The Strathcona Regional District board has taken a position against commercial bottled water operations on Vancouver Island.
A motion to that effect was drafted and passed at a meeting last month in response to the possibility that following the failure of a bid by a Merville couple in the Comox Valley, the couple might want to move the bottling operation to this regional district while extracting the water from the Merville area.
“There was talk this bottling operation might come north,” Area D Director Brenda Leigh told members of the board who were new or had missed the meeting during which the issue arose.
The Mirror has tried to contact the couple via Facebook but has not yet heard back.
Part of the SRD board’s position involves lobbying at the provincial level in order to see a ban across the island.
However, at the first meeting of the new board on Wednesday afternoon, some directors worried that the wording of a motion that is to be submitted to the Association of Vancouver Island and Coastal Communities (AVICC) was watered down in such a way that it might restrict people with water from providing it to neighbours whose wells have run dry during summer drought conditions.
John MacDonald, Sayward’s mayor and board representative, brought up the matter at the meeting, expressing concern the SRD might now be putting people who might be able to help provide water in a position where it would not be untenable to do so.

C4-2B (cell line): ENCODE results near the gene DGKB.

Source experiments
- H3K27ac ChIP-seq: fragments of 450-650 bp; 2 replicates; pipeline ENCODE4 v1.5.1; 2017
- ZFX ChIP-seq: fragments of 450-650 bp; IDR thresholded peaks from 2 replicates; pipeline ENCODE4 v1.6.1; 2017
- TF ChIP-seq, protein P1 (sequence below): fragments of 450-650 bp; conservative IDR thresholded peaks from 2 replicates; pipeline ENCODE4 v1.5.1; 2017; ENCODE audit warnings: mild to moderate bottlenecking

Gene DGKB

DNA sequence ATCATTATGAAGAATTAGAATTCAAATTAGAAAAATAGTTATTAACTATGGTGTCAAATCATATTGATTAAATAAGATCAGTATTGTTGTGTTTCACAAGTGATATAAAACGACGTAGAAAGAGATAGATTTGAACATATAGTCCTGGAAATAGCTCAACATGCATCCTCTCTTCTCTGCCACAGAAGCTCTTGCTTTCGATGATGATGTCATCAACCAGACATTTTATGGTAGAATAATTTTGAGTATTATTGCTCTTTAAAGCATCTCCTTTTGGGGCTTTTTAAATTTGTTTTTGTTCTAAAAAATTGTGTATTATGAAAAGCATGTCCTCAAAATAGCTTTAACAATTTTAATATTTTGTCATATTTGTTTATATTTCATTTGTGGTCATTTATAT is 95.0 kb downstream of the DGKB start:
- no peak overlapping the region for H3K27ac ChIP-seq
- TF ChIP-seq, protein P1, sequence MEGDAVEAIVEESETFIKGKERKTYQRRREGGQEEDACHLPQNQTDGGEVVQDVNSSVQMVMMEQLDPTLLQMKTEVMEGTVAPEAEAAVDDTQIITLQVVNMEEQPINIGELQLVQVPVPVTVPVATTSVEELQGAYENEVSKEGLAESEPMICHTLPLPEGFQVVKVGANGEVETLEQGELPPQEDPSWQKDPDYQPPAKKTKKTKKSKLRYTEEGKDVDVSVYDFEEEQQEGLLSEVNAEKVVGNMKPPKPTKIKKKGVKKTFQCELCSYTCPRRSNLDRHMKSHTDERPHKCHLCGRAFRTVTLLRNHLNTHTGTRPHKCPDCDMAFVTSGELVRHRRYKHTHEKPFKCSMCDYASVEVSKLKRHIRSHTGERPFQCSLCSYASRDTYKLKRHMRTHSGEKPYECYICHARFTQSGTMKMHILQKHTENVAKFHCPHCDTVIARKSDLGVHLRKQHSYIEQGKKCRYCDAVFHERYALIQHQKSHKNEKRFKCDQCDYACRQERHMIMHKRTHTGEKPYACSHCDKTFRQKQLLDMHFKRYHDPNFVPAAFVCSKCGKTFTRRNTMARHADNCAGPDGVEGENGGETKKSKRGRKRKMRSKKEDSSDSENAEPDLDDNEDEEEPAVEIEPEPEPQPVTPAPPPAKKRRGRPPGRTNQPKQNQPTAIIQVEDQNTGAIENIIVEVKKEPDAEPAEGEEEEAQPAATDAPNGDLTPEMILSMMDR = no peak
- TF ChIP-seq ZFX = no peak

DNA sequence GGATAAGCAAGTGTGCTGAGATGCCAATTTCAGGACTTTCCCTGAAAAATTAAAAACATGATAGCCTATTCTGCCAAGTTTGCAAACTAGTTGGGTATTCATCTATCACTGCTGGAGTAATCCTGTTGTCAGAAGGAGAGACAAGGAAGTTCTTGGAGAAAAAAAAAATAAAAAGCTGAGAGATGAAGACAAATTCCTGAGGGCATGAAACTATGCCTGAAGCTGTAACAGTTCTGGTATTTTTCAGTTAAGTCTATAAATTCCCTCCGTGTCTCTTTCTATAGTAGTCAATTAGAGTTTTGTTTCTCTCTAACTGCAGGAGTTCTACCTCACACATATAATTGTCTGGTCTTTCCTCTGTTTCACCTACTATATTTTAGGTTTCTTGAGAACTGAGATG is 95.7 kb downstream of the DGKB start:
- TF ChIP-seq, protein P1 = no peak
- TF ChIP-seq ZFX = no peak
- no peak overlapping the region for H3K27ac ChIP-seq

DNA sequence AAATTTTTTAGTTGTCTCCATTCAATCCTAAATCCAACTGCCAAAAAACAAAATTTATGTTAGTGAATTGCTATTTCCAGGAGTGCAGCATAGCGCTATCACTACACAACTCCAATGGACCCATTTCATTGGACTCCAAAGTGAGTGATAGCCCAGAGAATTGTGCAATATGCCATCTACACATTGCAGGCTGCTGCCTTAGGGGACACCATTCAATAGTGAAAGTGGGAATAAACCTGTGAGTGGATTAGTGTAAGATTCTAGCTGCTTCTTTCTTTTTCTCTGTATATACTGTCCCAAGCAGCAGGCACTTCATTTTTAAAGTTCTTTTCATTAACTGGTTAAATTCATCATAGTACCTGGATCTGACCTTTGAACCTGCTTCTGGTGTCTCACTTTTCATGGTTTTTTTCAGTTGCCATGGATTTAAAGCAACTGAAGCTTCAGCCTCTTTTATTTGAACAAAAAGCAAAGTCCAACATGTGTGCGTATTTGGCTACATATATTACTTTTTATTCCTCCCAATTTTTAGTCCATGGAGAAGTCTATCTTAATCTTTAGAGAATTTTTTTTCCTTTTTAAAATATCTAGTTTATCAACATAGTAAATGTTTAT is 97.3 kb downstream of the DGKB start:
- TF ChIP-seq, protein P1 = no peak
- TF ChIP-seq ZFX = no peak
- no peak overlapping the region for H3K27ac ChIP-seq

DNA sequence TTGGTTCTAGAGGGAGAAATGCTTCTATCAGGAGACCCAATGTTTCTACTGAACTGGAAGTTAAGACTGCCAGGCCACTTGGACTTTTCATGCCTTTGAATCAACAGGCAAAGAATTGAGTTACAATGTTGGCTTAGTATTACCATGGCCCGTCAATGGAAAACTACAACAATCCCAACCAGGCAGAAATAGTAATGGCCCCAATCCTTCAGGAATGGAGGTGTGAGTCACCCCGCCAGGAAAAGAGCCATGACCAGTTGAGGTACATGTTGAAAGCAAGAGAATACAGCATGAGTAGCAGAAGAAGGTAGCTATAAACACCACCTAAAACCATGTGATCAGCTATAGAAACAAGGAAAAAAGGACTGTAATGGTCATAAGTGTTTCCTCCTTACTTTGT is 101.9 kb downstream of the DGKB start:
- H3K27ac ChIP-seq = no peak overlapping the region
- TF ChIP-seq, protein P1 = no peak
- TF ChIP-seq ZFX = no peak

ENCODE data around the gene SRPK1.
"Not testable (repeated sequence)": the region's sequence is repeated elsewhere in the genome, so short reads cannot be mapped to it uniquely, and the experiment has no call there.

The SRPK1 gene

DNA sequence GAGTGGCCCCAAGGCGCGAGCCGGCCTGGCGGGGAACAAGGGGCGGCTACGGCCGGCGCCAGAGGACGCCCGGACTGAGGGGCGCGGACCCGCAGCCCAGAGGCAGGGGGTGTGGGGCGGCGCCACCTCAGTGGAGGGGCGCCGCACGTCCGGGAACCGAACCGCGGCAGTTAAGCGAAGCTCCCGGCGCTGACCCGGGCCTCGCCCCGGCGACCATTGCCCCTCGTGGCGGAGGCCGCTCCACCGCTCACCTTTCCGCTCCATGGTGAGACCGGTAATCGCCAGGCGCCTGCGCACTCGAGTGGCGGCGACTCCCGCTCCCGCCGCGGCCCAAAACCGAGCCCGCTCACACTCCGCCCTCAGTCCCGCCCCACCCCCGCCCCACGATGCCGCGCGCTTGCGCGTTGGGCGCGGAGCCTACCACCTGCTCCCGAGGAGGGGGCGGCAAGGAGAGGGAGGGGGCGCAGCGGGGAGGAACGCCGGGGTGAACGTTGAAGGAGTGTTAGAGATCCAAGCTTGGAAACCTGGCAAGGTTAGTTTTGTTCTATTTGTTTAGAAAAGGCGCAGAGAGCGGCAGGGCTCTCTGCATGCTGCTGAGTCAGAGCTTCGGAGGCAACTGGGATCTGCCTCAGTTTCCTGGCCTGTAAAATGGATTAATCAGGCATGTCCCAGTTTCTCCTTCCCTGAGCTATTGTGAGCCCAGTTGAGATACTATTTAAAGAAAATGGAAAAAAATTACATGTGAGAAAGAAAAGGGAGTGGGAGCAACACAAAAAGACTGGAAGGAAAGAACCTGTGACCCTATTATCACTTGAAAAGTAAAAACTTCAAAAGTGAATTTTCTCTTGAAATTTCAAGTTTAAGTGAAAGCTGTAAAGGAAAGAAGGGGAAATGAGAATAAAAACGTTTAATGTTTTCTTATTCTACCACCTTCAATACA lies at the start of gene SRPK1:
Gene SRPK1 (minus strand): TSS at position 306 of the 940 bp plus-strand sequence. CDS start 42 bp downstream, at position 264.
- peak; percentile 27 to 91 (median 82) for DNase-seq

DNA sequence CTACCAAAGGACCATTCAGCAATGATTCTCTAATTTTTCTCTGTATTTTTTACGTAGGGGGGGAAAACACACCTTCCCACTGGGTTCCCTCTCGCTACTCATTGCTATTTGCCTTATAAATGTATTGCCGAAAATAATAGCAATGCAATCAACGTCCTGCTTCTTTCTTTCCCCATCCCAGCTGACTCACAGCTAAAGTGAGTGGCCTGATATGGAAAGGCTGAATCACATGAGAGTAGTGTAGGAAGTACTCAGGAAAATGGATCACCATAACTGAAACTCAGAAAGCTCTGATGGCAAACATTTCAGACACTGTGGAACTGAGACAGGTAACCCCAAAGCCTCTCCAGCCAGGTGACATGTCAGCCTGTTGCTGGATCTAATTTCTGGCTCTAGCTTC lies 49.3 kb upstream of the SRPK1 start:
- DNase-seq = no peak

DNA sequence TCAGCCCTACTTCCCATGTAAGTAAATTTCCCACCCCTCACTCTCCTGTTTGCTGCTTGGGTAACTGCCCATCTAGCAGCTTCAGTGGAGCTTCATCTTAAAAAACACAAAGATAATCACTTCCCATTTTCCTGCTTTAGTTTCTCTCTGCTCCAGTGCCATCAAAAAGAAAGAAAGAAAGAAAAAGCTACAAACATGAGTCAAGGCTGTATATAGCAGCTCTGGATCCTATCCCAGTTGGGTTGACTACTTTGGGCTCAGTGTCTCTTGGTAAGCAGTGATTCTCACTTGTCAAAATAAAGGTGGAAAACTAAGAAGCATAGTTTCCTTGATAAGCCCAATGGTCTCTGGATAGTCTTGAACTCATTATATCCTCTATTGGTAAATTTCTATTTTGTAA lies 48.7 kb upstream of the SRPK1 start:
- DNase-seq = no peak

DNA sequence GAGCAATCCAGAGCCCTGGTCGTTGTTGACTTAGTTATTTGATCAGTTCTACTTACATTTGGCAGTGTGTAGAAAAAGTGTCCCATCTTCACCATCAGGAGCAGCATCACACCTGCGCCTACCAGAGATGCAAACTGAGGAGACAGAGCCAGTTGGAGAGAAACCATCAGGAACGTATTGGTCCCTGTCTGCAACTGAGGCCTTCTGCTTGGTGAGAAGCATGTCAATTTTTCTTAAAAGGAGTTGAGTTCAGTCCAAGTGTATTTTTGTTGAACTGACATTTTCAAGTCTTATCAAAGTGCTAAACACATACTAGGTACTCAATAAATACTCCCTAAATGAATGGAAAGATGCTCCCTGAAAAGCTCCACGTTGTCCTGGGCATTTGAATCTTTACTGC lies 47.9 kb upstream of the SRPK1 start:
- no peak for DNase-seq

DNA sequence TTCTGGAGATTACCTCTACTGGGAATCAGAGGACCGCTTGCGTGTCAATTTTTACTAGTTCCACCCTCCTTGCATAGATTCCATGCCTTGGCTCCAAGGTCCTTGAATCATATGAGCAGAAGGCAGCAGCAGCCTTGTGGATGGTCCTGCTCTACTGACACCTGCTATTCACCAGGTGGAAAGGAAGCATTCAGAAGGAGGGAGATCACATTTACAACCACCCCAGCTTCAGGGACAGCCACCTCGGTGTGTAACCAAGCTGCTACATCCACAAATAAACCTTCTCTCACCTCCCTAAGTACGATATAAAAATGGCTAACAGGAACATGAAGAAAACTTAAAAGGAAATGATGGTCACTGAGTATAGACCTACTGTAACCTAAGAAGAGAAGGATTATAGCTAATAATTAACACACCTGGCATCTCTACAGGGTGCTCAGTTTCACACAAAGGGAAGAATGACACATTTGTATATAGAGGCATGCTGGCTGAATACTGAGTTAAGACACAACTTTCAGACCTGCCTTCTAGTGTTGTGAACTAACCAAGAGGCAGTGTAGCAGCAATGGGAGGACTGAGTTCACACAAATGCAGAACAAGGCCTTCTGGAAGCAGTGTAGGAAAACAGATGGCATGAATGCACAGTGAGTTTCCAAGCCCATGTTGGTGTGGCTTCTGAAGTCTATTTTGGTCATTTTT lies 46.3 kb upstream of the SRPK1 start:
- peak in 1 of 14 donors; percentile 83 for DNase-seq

“It stops anybody from going into the groundwater,” he said.
Area C Director Jim Abram responded that the emergency water provision cited by McDonald was not the intended target of the SRD board.
“That’s water for domestic purposes,” he said. “It’s quite a different situation.”
Leigh also pointed out the SRD position is aimed more at influencing people in senior government, as it is the provincial government and not local authorities that issue water licences.
“It’s not like we have the authority to tell the province to issue licenses or not,” she said.
The board discussed the issue for some time, weighing word options such as whether to permit bulk water sales while restricting commercial sale operations.
Gold River’s mayor and representative on the board, Brad Unger also raised the question of how motions might affect existing bottling operations.
Mayor Andy Adams, one of the Campbell River directors, suggested the idea the board defer to staff to work on the motion. His Campbell River colleague Charlie Cornfield added that he felt the motion was not a AVICC-ready resolution.
As the deadline to submit motions to the AVICC is not until the middle of February 2019, the board agreed to send the matter back to SRD staff to work on the wording rather than spend more time at the regular public meeting.
“We’re not going to wordsmith this here today,” Chair Michele Babchuk said.
However, the board’s move this week does not affect the motion by the SRD board last month expressing general opposition to water bottling for commercial purposes.